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The Use of New Technologies in Modern Banking and Their Impact on the Legal Function with a Specific Overview on Legislation in Republic of Serbia

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In a world where technological innovation grows so fast, a need to transform banking services from the classic model in which the client’s presence is required in the bank’s premises leads us to the new form of selling of the classic bank’s products.

The basic principles for this new form should be: a) fast communication with potential clients; b) the ability to identify clients on-line; and c) the ability to conclude agreements with clients on-line. So, the final result will be digital customer acquisition and digital lending, by taking advantage of modern technology.

Knowing that legislation and court practice do not always keep pace with life in all segments, we as in-house legal counselors are challenged to establish the model for this new way of banking business.

Let’s start with the problems that we face, the targets that we want to reach, and the analysis of relevant market legislation in the Republic of Serbia.

Our targets are opening accounts on-line and on-line lending to both existing and new clients of the bank. They are physical persons, wanting to use electronic signatures, electronic documents, and/or any other alternative digital channels. We also need to provide on-line identification of the client, taking into account the relevant Know-Your-Client (KYC) procedure.

Opening an Account with the Bank

According to the Law on Payment Systems that is in force in the Republic of Serbia, an agreement to open an account with a bank has to be in written form. Further, the Financial Services Consumers Protection Law requires banks to inform potential clients in advance of all conditions of the relevant agreement as well as to provide all necessary documents which should be signed by the client including, without limitation, an example of the subject Agreement, the General Terms and Conditions, and the bank’s tariff. 

The Financial Services Consumers Protection Law allows documents to be rendered to the client on request in electronic form, by mail, or in a durable medium, but finally the Agreement has to be signed by the client in writing.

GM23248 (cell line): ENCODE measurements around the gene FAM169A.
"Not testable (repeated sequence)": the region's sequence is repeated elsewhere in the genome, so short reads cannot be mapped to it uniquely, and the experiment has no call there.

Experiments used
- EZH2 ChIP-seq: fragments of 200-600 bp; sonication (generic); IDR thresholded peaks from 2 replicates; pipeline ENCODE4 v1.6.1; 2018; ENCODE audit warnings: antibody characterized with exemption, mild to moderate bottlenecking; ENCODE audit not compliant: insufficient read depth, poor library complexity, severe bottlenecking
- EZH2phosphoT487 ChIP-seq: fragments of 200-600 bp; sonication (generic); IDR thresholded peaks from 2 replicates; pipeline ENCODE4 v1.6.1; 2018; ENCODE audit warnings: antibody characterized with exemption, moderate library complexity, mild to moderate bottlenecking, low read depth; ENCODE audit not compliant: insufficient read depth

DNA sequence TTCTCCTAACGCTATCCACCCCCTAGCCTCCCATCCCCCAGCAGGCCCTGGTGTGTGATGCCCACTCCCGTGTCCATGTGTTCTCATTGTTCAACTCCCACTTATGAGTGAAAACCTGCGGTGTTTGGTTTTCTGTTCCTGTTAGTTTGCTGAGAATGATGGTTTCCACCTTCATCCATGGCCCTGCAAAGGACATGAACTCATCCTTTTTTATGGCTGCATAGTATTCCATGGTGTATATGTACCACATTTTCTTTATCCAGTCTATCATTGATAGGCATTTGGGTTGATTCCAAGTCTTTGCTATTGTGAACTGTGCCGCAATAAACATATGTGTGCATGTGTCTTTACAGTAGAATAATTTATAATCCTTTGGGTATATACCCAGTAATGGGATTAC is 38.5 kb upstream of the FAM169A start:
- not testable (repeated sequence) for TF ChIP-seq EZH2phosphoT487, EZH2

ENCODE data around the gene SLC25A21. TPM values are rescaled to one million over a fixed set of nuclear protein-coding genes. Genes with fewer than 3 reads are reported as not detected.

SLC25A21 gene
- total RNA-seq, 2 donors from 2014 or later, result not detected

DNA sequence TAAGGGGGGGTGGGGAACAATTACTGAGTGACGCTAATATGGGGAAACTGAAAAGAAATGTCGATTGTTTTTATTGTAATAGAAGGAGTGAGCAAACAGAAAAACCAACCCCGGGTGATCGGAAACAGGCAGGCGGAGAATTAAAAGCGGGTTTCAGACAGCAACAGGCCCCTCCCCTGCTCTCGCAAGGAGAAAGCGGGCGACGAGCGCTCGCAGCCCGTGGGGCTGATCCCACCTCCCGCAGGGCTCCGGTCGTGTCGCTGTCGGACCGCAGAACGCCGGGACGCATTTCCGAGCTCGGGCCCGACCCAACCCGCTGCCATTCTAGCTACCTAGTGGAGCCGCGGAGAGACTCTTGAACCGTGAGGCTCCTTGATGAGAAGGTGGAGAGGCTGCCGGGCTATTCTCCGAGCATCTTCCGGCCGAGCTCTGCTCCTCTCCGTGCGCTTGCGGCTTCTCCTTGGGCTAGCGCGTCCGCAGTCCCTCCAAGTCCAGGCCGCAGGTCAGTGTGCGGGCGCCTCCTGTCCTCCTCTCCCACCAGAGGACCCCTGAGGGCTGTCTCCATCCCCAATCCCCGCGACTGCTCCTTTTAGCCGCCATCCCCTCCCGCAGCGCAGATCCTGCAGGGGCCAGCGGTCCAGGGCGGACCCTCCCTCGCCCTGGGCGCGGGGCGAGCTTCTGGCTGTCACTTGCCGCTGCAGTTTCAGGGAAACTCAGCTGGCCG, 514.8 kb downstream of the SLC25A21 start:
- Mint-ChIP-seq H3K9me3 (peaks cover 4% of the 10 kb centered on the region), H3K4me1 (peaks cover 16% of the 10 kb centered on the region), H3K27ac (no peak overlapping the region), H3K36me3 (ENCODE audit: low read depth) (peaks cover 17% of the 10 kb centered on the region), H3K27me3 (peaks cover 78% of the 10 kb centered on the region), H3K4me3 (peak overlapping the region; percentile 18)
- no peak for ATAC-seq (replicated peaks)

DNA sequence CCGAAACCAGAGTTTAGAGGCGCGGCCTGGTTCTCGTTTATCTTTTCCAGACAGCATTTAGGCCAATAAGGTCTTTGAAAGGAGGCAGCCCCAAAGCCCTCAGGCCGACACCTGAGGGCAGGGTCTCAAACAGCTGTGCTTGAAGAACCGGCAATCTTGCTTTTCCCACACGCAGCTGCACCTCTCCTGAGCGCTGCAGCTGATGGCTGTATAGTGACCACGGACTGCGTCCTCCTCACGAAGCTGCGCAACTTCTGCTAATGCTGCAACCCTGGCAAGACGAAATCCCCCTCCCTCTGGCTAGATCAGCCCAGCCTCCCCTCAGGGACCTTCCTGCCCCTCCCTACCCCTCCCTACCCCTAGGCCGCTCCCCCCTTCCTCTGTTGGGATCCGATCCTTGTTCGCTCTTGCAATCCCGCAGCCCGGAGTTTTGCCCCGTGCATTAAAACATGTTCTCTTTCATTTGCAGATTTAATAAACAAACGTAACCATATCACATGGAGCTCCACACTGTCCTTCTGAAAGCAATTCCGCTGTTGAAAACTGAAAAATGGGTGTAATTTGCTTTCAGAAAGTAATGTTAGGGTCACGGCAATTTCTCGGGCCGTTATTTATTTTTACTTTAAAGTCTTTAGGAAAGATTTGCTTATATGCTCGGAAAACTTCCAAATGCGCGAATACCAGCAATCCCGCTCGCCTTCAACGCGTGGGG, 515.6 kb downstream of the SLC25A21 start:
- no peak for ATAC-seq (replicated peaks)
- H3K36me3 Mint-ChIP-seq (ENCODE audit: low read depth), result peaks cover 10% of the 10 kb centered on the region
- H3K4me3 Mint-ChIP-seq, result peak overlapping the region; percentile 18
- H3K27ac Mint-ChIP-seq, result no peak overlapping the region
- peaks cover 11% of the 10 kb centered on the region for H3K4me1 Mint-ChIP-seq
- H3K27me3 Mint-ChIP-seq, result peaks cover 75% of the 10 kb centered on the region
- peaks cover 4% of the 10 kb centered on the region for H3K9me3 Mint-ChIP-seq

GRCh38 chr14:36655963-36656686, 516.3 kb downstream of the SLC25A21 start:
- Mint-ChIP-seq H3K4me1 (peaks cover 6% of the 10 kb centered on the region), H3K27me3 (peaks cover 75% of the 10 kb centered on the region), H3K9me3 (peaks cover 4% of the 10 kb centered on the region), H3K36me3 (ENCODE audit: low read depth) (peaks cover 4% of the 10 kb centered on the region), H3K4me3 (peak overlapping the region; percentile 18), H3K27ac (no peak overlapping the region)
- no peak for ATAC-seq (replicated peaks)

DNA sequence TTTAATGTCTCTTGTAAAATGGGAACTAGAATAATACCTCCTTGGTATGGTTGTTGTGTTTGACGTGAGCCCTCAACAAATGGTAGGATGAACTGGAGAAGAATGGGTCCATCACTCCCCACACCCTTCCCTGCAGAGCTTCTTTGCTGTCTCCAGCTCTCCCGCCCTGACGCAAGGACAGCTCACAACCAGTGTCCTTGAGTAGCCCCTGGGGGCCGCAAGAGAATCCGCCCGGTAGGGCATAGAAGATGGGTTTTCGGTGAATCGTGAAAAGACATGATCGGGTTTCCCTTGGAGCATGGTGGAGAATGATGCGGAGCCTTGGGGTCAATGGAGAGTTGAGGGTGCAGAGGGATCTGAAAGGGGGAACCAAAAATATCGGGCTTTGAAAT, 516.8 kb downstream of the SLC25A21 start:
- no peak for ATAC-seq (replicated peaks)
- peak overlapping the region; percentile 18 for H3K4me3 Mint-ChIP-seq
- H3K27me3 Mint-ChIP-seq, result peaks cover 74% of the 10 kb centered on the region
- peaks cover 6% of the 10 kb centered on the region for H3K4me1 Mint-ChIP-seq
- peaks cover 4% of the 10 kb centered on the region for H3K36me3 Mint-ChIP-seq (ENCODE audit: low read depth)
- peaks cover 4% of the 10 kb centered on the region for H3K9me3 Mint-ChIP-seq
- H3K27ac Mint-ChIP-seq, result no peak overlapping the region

Conclusion of the Loan Agreement with Bank

In accordance with the Law on Contract and Torts and Financial Services Consumers Protection Law that are in force in Republic of Serbia, a loan agreement, agreement on credit card issuance, overdraft agreement, and other similar agreements regarding bank services must be concluded in written form. Further, the Financial Services Consumers Protection Law obliges the banks to inform potential clients in advance of all conditions for conclusion of the subject agreements as well as providing all necessary documents which should be signed by the client, including the subject agreement, the general terms and conditions, and the bank’s tariff. 

The bank is also obliged to inform potential clients in writing of all possible costs (current and future) related to the subject agreements. Those costs include the bank’s interest rate, all bank fees, and fees of external third persons (for example fees for collateral establishing, fees for collateral execution, etc.

The Financial Services Consumers Protection Law allows documents to be rendered to the client on request in electronic form by mail or in a durable medium, but finally the Agreement has to be signed by the client in written form.

The review of the legislation of the Republic of Serbia leads us to the main question: How to create a document that is recognized by law as a “document in written form?”

In principle, the Serbian Law on Electronic Documents prescribes that where a regulation required a legal act to be in writing to be valid, the relevant electronic document shall be signed with a qualified electronic signature. Theoretically this means that, if the agreements mentioned in points I and II above are made as electronic documents and are signed by the clients and the bank by qualified electronic signature, they can be treated as documents in “written form.”  

Nevertheless, neither the supervisor of the banking system in Serbia nor the protector of financial services consumers, in their interpretation of the relevant legislation, recognized electronic documents as documents in “written form” as required by the Financial Services Consumers Protection Law. And there is no court practice regarding this issue at all, specially not in respect of validity, legal binding and on execution of such document.